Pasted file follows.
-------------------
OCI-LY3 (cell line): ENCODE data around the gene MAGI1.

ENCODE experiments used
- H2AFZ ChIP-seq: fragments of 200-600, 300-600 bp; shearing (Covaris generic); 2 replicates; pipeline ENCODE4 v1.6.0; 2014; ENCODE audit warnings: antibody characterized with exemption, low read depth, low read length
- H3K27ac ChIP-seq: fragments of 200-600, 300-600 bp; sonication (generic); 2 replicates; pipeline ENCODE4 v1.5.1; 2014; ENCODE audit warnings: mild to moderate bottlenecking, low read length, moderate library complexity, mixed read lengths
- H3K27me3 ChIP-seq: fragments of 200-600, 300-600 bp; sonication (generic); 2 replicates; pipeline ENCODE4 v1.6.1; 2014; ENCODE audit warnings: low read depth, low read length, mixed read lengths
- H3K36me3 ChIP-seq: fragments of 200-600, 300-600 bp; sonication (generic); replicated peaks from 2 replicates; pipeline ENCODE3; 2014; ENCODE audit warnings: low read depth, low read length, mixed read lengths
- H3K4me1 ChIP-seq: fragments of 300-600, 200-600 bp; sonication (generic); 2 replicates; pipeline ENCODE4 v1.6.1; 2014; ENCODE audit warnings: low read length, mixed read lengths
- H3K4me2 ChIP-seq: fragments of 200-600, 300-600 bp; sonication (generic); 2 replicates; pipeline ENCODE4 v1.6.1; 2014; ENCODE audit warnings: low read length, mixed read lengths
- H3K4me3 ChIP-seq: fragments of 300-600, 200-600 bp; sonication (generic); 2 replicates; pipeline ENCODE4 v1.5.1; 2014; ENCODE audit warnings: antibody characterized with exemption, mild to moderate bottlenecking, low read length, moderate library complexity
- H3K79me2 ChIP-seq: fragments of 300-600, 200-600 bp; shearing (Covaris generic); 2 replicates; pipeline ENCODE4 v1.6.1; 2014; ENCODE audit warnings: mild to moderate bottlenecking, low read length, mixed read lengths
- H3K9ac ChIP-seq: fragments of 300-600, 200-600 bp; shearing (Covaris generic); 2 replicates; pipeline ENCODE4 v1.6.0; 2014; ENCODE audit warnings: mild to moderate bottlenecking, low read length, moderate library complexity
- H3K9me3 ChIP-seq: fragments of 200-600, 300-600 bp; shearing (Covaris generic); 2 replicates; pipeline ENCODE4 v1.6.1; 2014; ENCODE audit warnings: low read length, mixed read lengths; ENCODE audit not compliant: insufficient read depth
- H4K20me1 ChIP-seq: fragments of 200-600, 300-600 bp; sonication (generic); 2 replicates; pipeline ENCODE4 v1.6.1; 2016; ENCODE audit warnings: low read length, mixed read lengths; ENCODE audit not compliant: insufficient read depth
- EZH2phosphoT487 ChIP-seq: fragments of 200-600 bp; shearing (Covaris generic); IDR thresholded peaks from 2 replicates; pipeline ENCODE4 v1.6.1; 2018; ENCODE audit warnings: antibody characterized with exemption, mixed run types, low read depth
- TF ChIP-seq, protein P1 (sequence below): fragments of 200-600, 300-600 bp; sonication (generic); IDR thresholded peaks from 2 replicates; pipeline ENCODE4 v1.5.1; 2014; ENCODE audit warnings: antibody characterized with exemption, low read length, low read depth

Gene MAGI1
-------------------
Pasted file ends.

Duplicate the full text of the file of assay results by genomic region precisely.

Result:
OCI-LY3 (cell line): ENCODE data around the gene MAGI1.

ENCODE experiments used
- H2AFZ ChIP-seq: fragments of 200-600, 300-600 bp; shearing (Covaris generic); 2 replicates; pipeline ENCODE4 v1.6.0; 2014; ENCODE audit warnings: antibody characterized with exemption, low read depth, low read length
- H3K27ac ChIP-seq: fragments of 200-600, 300-600 bp; sonication (generic); 2 replicates; pipeline ENCODE4 v1.5.1; 2014; ENCODE audit warnings: mild to moderate bottlenecking, low read length, moderate library complexity, mixed read lengths
- H3K27me3 ChIP-seq: fragments of 200-600, 300-600 bp; sonication (generic); 2 replicates; pipeline ENCODE4 v1.6.1; 2014; ENCODE audit warnings: low read depth, low read length, mixed read lengths
- H3K36me3 ChIP-seq: fragments of 200-600, 300-600 bp; sonication (generic); replicated peaks from 2 replicates; pipeline ENCODE3; 2014; ENCODE audit warnings: low read depth, low read length, mixed read lengths
- H3K4me1 ChIP-seq: fragments of 300-600, 200-600 bp; sonication (generic); 2 replicates; pipeline ENCODE4 v1.6.1; 2014; ENCODE audit warnings: low read length, mixed read lengths
- H3K4me2 ChIP-seq: fragments of 200-600, 300-600 bp; sonication (generic); 2 replicates; pipeline ENCODE4 v1.6.1; 2014; ENCODE audit warnings: low read length, mixed read lengths
- H3K4me3 ChIP-seq: fragments of 300-600, 200-600 bp; sonication (generic); 2 replicates; pipeline ENCODE4 v1.5.1; 2014; ENCODE audit warnings: antibody characterized with exemption, mild to moderate bottlenecking, low read length, moderate library complexity
- H3K79me2 ChIP-seq: fragments of 300-600, 200-600 bp; shearing (Covaris generic); 2 replicates; pipeline ENCODE4 v1.6.1; 2014; ENCODE audit warnings: mild to moderate bottlenecking, low read length, mixed read lengths
- H3K9ac ChIP-seq: fragments of 300-600, 200-600 bp; shearing (Covaris generic); 2 replicates; pipeline ENCODE4 v1.6.0; 2014; ENCODE audit warnings: mild to moderate bottlenecking, low read length, moderate library complexity
- H3K9me3 ChIP-seq: fragments of 200-600, 300-600 bp; shearing (Covaris generic); 2 replicates; pipeline ENCODE4 v1.6.1; 2014; ENCODE audit warnings: low read length, mixed read lengths; ENCODE audit not compliant: insufficient read depth
- H4K20me1 ChIP-seq: fragments of 200-600, 300-600 bp; sonication (generic); 2 replicates; pipeline ENCODE4 v1.6.1; 2016; ENCODE audit warnings: low read length, mixed read lengths; ENCODE audit not compliant: insufficient read depth
- EZH2phosphoT487 ChIP-seq: fragments of 200-600 bp; shearing (Covaris generic); IDR thresholded peaks from 2 replicates; pipeline ENCODE4 v1.6.1; 2018; ENCODE audit warnings: antibody characterized with exemption, mixed run types, low read depth
- TF ChIP-seq, protein P1 (sequence below): fragments of 200-600, 300-600 bp; sonication (generic); IDR thresholded peaks from 2 replicates; pipeline ENCODE4 v1.5.1; 2014; ENCODE audit warnings: antibody characterized with exemption, low read length, low read depth

Gene MAGI1